Truisms about strict windowing of product may end up being tossed out the window
Comcast is quietly trying to wolf down Blockbuster’s lunch.
Like other operators, the cable giant is hell-bent on tapping into the billions of dollars that people spend to buy and rent DVDs — and one scheme would put movies on Comcast systems the same day they touch down in the video store.
The move comes as the key players concoct new ways to unite content with potential customers. The truisms about strict windowing of product may end up being tossed out the window.
Sensing that the financially troubled Blockbuster is ripe for plucking, Comcast is sounding out the Hollywood studios on the following proposition: A Comcast customer with a digital box will see a menu listing for, say, “The 40 Year-Old Virgin” as much as six weeks in advance of its scheduled appearance on pay per view.
For a fee of about $17, the subscriber could call up the movie for one immediate video-on-demand showing. Two days later, the DVD of “Virgin” shows up in the mailbox for the subscriber’s permanent collection.
Universal hasn’t announced an exact DVD-release date for “Virgin” but it’ll probably hit Blockbuster within four months of its Aug. 19 theatrical premiere.
If the “Virgin” DVD gets to the stores in mid-December, Comcast’s pay-per-view would most likely begin in late-January/early February. Russ Crupnick, media analyst with the NPD Group, a marketing/research company, dubs this strategy “instant rental with ownership.”
Comcast and other cable operators who are exploring plans of this type are betting that for the first time the movie companies might be willing to collapse the exclusive window (anywhere from 30 to 60 days) that the video store has always enjoyed, lording it over the cable systems. Cable’s second-class citizenship during the last two decades prevented operators from turning pay-per-view into anything more than a lazily meandering revenue stream — just a trickle as compared to the multi-billion-dollar bonanza that changed the economic face of the movie biz when videocassettes, and then DVDs, created a whole new category of retailers. But cablers are convinced that times have changed. They plan to motivate the studios by awarding them the same generous split (as high as 80%) of each $17 DVD purchase that they get from Blockbuster or Costco.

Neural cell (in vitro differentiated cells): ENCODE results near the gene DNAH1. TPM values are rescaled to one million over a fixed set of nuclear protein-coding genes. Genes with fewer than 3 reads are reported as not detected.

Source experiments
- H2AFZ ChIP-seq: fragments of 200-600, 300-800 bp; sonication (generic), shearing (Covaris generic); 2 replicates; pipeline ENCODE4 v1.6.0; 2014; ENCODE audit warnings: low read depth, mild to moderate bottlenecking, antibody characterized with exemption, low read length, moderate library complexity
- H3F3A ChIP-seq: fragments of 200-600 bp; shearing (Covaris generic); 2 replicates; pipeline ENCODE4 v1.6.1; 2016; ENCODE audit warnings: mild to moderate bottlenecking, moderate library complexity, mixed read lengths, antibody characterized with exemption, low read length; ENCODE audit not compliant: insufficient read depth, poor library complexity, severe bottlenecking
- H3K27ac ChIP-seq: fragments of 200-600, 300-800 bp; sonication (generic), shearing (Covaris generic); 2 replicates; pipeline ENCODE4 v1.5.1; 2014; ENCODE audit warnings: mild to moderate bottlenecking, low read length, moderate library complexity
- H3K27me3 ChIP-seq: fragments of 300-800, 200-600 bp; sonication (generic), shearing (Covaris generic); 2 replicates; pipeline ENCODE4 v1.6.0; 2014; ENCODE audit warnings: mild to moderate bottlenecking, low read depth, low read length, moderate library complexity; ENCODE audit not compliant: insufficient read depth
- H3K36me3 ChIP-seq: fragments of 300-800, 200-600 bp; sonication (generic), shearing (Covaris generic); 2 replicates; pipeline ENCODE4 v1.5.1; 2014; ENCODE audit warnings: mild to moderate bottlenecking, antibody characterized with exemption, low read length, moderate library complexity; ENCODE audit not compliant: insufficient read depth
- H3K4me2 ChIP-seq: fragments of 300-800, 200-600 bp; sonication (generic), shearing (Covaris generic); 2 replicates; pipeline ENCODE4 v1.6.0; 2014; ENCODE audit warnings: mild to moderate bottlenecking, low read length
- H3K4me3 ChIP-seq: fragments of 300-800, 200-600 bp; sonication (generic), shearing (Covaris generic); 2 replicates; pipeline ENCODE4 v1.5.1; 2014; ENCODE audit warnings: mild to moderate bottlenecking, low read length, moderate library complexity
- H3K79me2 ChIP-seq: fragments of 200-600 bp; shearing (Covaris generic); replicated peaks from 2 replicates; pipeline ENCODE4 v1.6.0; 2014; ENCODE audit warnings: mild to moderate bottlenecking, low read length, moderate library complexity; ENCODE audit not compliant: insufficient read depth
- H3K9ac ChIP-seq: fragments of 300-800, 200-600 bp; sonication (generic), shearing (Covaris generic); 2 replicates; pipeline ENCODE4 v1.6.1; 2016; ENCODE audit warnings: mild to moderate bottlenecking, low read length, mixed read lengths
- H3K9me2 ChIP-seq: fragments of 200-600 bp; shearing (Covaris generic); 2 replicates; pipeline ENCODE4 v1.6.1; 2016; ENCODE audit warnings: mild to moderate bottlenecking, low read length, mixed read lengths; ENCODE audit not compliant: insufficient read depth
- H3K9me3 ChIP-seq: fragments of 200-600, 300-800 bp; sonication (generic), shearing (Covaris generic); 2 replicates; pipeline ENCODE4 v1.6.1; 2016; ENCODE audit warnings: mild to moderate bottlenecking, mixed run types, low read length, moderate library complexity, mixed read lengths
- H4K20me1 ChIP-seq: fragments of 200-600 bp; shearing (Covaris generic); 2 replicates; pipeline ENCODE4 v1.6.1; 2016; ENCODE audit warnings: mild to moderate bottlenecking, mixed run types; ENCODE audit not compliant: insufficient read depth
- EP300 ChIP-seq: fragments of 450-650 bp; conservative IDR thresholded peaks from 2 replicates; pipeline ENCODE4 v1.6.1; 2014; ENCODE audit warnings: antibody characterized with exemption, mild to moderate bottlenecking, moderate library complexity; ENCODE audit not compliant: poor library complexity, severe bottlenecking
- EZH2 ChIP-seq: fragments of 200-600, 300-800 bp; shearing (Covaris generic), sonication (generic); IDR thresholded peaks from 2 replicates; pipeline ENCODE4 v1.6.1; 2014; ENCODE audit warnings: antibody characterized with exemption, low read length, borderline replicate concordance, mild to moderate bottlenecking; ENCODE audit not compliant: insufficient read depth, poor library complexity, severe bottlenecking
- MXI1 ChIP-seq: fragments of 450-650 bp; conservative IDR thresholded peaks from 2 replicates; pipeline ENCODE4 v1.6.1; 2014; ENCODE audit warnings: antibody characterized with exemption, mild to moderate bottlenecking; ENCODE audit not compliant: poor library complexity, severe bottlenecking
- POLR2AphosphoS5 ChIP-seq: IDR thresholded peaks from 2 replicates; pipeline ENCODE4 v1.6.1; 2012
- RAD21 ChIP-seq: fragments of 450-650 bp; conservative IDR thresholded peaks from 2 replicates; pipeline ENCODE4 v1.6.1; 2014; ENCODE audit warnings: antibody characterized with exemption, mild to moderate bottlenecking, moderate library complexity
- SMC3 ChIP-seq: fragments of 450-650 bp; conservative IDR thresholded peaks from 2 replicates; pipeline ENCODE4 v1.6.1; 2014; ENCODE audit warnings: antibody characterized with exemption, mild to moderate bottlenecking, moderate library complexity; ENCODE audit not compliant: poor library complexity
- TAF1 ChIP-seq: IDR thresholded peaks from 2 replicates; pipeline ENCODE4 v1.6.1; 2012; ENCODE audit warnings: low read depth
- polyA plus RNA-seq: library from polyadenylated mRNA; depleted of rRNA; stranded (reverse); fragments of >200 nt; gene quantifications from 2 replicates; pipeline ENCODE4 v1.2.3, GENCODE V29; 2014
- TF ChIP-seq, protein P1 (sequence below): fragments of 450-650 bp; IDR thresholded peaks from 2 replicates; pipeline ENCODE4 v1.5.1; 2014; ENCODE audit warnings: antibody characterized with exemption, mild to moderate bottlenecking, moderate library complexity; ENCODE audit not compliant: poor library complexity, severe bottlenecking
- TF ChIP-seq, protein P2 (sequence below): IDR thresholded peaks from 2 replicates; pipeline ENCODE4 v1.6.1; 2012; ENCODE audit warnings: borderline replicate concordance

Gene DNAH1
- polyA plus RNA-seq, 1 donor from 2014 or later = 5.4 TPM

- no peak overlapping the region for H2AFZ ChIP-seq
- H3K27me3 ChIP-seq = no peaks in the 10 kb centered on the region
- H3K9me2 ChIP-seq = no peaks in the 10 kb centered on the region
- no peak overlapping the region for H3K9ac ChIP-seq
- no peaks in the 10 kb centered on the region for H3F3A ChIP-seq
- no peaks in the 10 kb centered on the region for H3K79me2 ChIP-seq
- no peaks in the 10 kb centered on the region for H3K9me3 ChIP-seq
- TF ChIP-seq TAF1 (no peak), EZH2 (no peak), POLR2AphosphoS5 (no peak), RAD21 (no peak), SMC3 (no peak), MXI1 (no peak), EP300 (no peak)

Offering fresh movies in video on demand, Comcast, for example, could turn its pay-per-view-movie operation, which grosses a half billion dollars or so a year, into what all operators seek: the killer application.
Mike Egan, cable consultant and partner in Renaissance Media, says Comcast’s idea is the boldest strategy yet devised to counter “the poor treatment Hollywood has always given cable pay-per-view in the windowing of its movies.”
“For individual subscribers who want to see movies early and are willing to pay for the DVD,” Egan adds, “it’s a good deal.”
Major studios like Disney and Sony might spark to the proposition, he says, because “they could use Comcast as leverage against the big retailers,” like Wal-Mart and Costco.
As a bargaining chip to get Wal-Mart and other discounters to pay a 10% hike for each copy of a new DVD, the studio might be prepared to keep it away from cable until the normal PPV window kicked in.
The studios’ pitting buyers against one another would certainly be an unintended consequence of Comcast’s blueprint to drive the growth of movies on demand.
One of the most vexing problems faced by Brian Roberts, chairman and CEO of Comcast, is that only 40% of the company’s 21 million customers subscribe to the digital box.
That depressing statistic means that the other 60% have no access to Comcast’s digital services, from video on demand to personal video recorders to high-speed Internet access.
Seeking aggressively to drag refuseniks into the digital world, Comcast has created an on-demand service that offers more than 300 movies and 600 different TV shows a month, 90% of them at no extra charge.
Comcast has hired experts to negotiate with the major studios to buy as many as 50 library titles a year, at a total cost of $10 million, for use on an exclusive free-on-demand service called MoviePass.
The service kicked off in January with titles from Columbia Pictures; it will soon add dozens of movies each month from the MGM library, a legacy of Comcast’s partnership with Sony to buy out the Lion last year.
Meanwhile, going after Blockbuster’s DVD business is just another weapon in Comcast’s arsenal to make the digital universe so enticing that all of its subscribers will be compelled to install the souped-up boxes.
But there are some skeptics.
Tom Eagan, media analyst with Oppenheimer & Co., says the major studios may think twice about obliterating the video biz’ exclusive-window advantage over cable.
Blockbuster may be struggling, Eagan says, but it still generates tons of rental income from DVDs, half of which gets funneled back to the studios in revenue sharing.
If the buying of DVDs on cable poses a threat to the dollar volume from vidstore rentals, the studios may take a pass.
And NPD’s Crupnick says that cable TV’s brainchild may sink of its own weight because most cable subscribers are unlikely to be interested in ponying up $17 to own the DVD of the typical theatrical movie.
Instead, they’ll wait for six weeks until it becomes available for $3.95 on PPV. Or, if they insist on seeing it right away, they’ll repair to the corner store and rent it for $4.